Friday, October 23, 2009

Cookies best practices: Cookies, WebSphere, LTPA, Single Sign-On

Yesterday I had to debug a strange problem that was affecting our security infrastructure. It seemed as though, despite being transmitting a Single Sign-On token as a cookie to web applications, they couldn't gain access to some protected resources any more. We're using an IBM DataPower SOA Appliance to implement the user registry and the LTPA (Lightweight Third Party Authentication) token generation and the IBM WebSphere Application Server is configured to accept a Single Sign-on LTPA token. Nothing in the WebSphere Application Server configuration had changed and very little diffs were applied to our DataPower appliance in the testing environment. Despite the changed code was easy to double check, we immediately thought about a cookie-related problem and troubleshooting was straightforward, luckily.

I think it's worth describing what was going on because I often felt common misconceptions, or simply not enough knowledge, about cookies.

What a cookie is

Cookies were invented by venerable Netscape Corporation as a very first mean of providing some sort of state to an otherwise stateless protocol, such as HTTP is. Nowadays we're used to interacting with stateful web applications. That illusion is brought to us by some sort of an user session implementation in web and application server where such applications are run: as far as it concerns the web server, each one of the HTTP requests originating from our web browser isn't distinguishable to previous ones we might have done. The correlation is done on the server side by means of the information our browser (usually a session ID) sends along with the HTTP requests. Cookies were invented to solve this problem, although nowadays some application server may rely on other techniques: a piece of information our browser attaches on the HTTP request (in the form of a header). Cookies structure and behavior is described in RFC-2965.

Cookie behavior is pretty simple: they're simple text structure, they have a name, they might have an expiration date, they might specify whether they're meant to be sent on an encrypted connection only, they have a domain and a path and an arbitrary bucket of name-value pairs.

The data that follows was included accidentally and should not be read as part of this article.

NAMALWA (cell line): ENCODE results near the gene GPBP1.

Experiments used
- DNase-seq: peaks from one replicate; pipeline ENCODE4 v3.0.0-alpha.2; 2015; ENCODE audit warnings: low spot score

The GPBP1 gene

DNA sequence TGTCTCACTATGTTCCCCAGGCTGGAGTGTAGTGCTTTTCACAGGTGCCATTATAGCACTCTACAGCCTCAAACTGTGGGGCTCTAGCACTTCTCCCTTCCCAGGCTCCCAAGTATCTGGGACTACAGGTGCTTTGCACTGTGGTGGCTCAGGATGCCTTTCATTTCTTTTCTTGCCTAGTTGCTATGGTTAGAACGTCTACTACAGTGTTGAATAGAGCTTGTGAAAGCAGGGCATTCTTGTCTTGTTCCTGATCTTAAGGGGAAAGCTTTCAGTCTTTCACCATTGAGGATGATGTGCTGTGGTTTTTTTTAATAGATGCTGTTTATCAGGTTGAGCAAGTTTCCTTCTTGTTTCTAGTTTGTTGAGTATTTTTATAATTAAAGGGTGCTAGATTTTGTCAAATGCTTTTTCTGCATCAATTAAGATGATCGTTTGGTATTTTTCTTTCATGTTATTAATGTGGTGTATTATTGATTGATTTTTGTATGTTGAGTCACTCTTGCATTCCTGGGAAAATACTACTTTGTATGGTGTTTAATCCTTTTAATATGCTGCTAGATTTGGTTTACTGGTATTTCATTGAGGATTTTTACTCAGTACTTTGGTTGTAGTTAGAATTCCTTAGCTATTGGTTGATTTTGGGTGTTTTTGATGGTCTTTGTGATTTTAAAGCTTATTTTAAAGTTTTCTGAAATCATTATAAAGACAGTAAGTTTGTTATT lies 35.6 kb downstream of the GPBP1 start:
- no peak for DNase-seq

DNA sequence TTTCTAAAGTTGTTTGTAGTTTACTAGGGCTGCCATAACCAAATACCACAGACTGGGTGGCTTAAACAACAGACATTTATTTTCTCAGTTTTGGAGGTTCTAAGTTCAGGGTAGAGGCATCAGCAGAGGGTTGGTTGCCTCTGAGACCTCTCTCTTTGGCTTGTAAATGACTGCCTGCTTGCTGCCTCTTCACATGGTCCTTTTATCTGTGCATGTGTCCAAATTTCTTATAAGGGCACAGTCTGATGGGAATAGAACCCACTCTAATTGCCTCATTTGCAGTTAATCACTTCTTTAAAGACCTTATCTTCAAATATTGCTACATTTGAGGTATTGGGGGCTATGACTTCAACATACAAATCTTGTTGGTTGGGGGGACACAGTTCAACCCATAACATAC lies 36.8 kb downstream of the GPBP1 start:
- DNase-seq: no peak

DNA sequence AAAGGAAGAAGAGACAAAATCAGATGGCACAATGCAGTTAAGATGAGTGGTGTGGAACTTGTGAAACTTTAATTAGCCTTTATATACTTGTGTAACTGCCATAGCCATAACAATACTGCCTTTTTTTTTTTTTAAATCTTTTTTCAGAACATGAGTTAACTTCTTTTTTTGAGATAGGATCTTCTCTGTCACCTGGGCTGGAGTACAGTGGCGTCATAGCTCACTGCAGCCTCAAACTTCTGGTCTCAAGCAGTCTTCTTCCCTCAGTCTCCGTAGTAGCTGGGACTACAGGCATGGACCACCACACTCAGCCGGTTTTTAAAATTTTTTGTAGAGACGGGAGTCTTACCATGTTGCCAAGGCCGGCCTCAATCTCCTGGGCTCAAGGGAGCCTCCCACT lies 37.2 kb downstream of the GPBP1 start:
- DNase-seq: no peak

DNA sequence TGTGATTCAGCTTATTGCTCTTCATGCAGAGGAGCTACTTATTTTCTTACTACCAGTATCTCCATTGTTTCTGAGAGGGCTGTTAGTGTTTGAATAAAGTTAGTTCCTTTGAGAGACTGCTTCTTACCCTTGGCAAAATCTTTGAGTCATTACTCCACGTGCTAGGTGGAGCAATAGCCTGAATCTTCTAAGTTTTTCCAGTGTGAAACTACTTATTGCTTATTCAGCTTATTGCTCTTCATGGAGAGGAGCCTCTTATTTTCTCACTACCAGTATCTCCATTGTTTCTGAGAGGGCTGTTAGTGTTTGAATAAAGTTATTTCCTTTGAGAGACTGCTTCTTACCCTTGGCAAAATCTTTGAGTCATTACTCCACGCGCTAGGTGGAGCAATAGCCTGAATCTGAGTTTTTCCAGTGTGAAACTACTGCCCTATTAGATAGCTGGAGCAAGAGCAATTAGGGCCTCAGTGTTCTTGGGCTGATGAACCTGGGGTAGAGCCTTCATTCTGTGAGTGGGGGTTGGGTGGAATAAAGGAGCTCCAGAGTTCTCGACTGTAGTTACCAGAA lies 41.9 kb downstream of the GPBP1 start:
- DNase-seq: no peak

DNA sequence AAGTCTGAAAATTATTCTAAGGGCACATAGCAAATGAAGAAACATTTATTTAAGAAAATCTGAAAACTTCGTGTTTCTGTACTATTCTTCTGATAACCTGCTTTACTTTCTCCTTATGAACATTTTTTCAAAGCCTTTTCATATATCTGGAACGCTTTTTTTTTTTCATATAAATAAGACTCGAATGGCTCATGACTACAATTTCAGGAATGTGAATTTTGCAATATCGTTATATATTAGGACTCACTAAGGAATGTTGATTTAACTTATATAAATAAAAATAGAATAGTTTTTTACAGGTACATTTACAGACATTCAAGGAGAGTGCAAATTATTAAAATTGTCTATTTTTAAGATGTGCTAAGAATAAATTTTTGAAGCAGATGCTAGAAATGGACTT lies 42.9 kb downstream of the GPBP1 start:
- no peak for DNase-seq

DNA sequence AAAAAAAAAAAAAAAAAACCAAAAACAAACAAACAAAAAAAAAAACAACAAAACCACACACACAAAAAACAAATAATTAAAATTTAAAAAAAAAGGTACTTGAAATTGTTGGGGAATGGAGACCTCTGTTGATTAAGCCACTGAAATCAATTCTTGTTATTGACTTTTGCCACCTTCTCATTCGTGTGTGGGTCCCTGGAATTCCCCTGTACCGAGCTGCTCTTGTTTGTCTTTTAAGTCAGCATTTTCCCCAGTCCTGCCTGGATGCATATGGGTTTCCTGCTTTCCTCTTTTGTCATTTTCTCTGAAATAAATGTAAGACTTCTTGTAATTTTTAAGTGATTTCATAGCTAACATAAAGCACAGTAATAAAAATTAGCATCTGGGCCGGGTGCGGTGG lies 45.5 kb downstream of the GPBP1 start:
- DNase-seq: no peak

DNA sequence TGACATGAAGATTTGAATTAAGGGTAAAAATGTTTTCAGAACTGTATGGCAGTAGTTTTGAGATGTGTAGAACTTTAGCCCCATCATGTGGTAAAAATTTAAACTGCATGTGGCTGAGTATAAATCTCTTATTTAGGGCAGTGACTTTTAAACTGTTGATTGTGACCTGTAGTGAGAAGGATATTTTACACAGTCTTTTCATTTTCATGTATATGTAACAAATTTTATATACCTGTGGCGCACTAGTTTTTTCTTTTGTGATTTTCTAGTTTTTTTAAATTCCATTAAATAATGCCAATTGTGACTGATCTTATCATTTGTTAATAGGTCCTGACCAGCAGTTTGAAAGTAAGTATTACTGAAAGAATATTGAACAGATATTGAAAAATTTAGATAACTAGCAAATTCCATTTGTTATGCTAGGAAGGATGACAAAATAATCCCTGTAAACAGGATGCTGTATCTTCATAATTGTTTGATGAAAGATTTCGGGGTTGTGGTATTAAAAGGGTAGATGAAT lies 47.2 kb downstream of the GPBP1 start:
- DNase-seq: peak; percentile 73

When the browser sends a cookie

Cookies, obviously, aren't indiscriminately attached to every HTTP requests originating from your browser. If a cookie is valid (has not expired) the browser send a cookie back with an HTTP request if the request is directed to the cookie domain to a resource contained in the cookie path. If a cookie's domain is www.example.com, it won't be sent back with a request to another.example.com. because the domains differ. Nor will a cookie be sent to www.example.com/pages/resource.jsp if the cookie path is /protected.

Pros and cons

Cookie domain and path are a powerful mechanism to isolate your cookie and avoid useless server resources' consumption analyzing cookie that are not used by specific applications. Setting a path correctly can help you avoid cookie attribute clashes (same name, domain and path) and restrict cookie usage only in the application that generates them. In the Java EE world, for example, an application could set a cookie's path to the context path of the Java EE web module so that the cookie is never sent to any other application. You might also decide to use a sub-path inside your own application to lower the request size, avoid processing of unnecessary information and lower the chances that cookies might be used in circumstances they weren't designed for. On the other hand, to implement basic inter-application communication, you might decide to just use the / path so that a cookie may be shared by more than one application in the same domain.

In any case, although this article is not about cookies security practices, I'll warn you against using cookies to store sensitive information, unless you implement the necessary precautions (for example, by using them on encrypted connections only).

The solution

The solution of our problem was trivial: because of a glitch, an LTPA token was being transmitted on a cookie whose path wasn't /. Being a Single Sign-On token in a Java EE environment deployed upon instances of IBM WebSphere Application Server, it was essential that the LTPA cookie was received by the application server when accessing protected resources of every application in the same realm. Setting the path to any other subdirectory was defying the Single Sign-On token purpose. WebSphere was correctly redirecting us to our corporate login page just because the cookie wasn't included in the request when jumping from one application to another.

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